When Your Mom's Part of the Orchestra
Alan Gilbert: My mother is a violinist, a wonderful \r\nviolinist, still playing in the New York Philharmonic. I was more aware\r\n of it... I mean, it's not that I forget about it; I’ll never be able to\r\n do that. It's a very unique situation—a kind of fantastic, wonderful \r\nsituation. Early in the time I was conducting the orchestra, the first \r\ntimes with the orchestra, I certainly was more aware of the fact that my\r\n mother was sitting over to my left. Now, frankly, there's so much to \r\nthink about, there's so much to worry about, there are so many elements \r\nthat I have to keep in my mind that I would say that her presence has \r\nassumed it's sort of proper proportion now. Of course, I'm aware she's \r\nthere. I'm happy she's there. I'm lucky that she's playing really, \r\nreally well, and there are no issues as far as that goes because I guess\r\n technically I'm her boss, and if there were any sort of issues I'd be \r\nthe one who would have to deal with it. She's at the top of her game, \r\nand that keeps it simple.
\r\nQuestion: Does she still give you advice?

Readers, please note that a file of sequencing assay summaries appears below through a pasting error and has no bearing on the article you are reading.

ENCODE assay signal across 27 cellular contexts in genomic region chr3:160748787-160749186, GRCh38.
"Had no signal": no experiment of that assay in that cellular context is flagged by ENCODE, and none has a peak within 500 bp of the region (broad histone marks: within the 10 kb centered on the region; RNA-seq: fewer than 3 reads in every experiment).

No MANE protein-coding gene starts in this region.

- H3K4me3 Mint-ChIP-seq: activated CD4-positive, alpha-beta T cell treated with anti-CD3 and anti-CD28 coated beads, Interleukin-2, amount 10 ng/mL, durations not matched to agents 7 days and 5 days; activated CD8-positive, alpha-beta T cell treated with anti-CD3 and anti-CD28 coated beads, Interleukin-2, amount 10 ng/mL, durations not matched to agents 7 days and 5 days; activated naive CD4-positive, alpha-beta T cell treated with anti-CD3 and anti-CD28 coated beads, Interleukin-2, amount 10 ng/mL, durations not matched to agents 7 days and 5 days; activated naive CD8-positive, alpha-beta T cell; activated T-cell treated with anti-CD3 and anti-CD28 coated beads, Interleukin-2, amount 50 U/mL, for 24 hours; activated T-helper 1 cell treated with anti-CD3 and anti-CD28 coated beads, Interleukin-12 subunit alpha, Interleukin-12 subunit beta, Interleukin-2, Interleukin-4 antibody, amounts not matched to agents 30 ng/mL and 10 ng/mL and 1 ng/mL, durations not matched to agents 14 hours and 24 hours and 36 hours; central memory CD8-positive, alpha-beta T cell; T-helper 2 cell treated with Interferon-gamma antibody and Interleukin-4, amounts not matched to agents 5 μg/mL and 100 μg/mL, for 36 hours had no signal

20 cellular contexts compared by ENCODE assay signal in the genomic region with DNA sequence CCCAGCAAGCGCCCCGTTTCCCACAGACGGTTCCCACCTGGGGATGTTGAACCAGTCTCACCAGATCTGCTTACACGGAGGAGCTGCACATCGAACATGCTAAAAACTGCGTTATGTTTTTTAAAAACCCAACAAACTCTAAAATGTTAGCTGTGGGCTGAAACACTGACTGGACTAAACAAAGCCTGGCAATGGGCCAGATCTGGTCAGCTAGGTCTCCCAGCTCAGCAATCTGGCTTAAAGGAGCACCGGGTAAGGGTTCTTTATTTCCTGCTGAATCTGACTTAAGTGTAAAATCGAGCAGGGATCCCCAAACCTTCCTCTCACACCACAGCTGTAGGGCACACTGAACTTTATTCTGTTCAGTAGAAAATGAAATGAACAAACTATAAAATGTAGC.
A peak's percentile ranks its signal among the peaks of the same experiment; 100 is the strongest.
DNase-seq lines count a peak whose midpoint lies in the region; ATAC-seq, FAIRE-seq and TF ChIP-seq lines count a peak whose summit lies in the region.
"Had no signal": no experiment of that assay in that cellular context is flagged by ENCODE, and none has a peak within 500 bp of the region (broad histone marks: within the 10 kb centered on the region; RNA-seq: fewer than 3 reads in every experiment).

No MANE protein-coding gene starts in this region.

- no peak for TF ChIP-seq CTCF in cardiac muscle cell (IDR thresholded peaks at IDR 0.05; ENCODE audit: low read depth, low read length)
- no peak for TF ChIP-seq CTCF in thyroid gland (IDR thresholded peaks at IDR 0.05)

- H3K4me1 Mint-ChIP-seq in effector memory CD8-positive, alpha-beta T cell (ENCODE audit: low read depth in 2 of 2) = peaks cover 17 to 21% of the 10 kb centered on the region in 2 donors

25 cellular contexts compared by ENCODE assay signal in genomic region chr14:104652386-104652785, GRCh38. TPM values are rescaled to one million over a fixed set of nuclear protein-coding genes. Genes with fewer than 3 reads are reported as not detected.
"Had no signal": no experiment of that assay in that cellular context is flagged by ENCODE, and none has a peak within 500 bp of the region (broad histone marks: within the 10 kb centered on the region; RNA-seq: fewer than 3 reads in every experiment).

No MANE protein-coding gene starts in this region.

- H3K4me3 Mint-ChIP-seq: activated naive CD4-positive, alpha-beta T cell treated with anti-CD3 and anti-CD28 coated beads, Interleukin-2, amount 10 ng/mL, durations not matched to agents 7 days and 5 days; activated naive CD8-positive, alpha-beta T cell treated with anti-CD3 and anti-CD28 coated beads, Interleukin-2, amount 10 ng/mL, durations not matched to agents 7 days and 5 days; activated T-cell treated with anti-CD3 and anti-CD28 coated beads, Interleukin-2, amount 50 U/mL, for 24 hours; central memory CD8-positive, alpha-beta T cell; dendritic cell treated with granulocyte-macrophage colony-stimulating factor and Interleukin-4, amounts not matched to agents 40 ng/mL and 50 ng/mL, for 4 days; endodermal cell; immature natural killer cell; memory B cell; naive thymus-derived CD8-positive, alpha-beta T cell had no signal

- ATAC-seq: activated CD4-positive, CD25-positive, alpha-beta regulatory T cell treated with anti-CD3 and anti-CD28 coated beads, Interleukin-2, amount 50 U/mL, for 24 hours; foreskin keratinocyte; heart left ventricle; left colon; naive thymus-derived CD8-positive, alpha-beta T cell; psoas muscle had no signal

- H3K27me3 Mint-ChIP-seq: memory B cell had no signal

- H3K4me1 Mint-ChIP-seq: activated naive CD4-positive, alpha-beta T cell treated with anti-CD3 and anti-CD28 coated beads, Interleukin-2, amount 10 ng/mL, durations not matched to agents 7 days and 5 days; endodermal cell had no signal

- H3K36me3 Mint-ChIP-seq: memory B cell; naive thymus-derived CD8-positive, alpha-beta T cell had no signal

Alan Gilbert: Absolutely. She's me mother, after all. \r\nShe will often... I mean, sometimes it's silly advice, like “Oh, I \r\ndidn't like those clothes you wore, or whatever.” But she says, “Here \r\nit felt a little bit pushed” or “It feels like we could use a little bit\r\n more time on this.” This is really interesting feedback to get, and \r\nbecause of the hierarchy and because of the nature of the situation, \r\nconductors tend not to get a lot of feedback from the orchestra, which \r\nis probably good because it could become really messy if everybody in \r\nthe orchestra felt that it was okay to give his or her advice. And, you\r\n know, there's some boundaries that are probably worth preserving.
It's\r\n also very useful because the musicians are smart and they have a lot of\r\n perspective and experience. Good advice is always welcome, and it \r\nhappens that my mother feels comfortable saying things. She basically \r\nleaves me to my work, but occasionally she will definitely say, “Oh, \r\nthis was a little fast,” or “We need a little more help with the beat at\r\n this point.” It's useful.
\r\nRecorded on June 18, 2010
\r\nInterviewed by David Hirschman
The conductor's mother is a violinist in the New York Philharmonic, but he says her presence has assumed it's proper proportion. "I'm lucky that she's playing really, really well, and there are no issues ... because I guess technically I'm her boss."
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